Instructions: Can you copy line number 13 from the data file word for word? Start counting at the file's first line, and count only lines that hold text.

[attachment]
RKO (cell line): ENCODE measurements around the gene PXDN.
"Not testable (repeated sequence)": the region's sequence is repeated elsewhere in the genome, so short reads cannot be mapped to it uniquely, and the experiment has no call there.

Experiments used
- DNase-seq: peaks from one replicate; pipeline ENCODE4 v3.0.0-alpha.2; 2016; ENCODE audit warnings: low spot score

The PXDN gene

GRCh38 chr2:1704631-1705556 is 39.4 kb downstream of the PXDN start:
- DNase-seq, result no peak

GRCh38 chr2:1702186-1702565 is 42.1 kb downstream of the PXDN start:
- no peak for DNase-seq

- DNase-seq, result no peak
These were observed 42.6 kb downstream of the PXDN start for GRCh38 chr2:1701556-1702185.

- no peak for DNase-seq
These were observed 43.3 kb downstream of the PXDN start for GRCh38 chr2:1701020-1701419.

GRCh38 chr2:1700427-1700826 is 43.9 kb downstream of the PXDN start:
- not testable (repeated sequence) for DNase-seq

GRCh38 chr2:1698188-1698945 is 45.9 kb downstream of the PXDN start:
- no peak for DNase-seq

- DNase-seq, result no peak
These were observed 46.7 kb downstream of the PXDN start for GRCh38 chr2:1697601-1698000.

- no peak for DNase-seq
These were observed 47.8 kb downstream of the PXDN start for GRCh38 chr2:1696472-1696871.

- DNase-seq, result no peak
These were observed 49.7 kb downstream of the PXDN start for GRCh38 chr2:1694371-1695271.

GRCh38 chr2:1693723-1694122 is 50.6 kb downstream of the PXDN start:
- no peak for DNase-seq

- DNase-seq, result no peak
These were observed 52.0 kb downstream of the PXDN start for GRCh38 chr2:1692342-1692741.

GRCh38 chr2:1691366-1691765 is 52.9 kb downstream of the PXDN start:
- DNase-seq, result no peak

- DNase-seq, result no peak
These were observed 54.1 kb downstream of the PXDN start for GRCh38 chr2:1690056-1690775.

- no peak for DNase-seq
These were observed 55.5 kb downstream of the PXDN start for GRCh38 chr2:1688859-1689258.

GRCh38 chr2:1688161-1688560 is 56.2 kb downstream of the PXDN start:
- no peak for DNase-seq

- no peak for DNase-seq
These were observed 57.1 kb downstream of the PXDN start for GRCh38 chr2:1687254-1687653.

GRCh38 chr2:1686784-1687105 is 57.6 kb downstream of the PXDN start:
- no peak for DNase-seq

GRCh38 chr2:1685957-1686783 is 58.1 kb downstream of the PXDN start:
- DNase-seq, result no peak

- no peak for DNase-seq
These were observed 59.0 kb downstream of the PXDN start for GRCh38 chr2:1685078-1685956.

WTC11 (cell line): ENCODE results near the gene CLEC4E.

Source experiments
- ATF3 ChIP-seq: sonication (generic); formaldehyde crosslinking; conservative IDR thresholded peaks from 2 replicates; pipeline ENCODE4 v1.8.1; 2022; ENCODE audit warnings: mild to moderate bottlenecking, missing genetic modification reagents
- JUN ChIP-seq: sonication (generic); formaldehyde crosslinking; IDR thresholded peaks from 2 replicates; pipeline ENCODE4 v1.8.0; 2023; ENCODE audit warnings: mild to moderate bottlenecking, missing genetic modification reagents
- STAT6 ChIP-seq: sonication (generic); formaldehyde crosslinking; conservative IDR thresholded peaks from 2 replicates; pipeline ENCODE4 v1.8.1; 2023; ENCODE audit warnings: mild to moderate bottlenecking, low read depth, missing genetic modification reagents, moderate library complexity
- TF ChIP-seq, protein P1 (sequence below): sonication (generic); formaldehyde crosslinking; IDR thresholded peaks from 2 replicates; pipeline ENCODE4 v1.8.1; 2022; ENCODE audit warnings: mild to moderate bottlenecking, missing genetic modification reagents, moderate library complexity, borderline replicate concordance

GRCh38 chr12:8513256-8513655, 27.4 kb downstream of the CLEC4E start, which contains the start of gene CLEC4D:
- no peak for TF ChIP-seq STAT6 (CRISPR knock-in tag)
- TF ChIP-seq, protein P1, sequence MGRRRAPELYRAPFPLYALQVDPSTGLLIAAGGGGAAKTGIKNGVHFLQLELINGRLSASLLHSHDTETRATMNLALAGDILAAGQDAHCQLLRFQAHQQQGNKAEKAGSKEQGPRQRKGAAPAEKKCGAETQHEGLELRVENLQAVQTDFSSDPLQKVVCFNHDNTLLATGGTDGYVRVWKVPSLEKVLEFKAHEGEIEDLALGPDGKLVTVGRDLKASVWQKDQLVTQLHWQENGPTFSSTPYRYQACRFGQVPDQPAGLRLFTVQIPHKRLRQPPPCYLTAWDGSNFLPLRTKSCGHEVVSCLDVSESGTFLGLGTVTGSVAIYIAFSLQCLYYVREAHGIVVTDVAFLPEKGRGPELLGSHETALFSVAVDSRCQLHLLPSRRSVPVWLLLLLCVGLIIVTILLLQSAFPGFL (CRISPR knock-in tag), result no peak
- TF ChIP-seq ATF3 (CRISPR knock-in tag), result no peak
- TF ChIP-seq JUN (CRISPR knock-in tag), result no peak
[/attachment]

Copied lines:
These were observed 43.3 kb downstream of the PXDN start for GRCh38 chr2:1701020-1701419.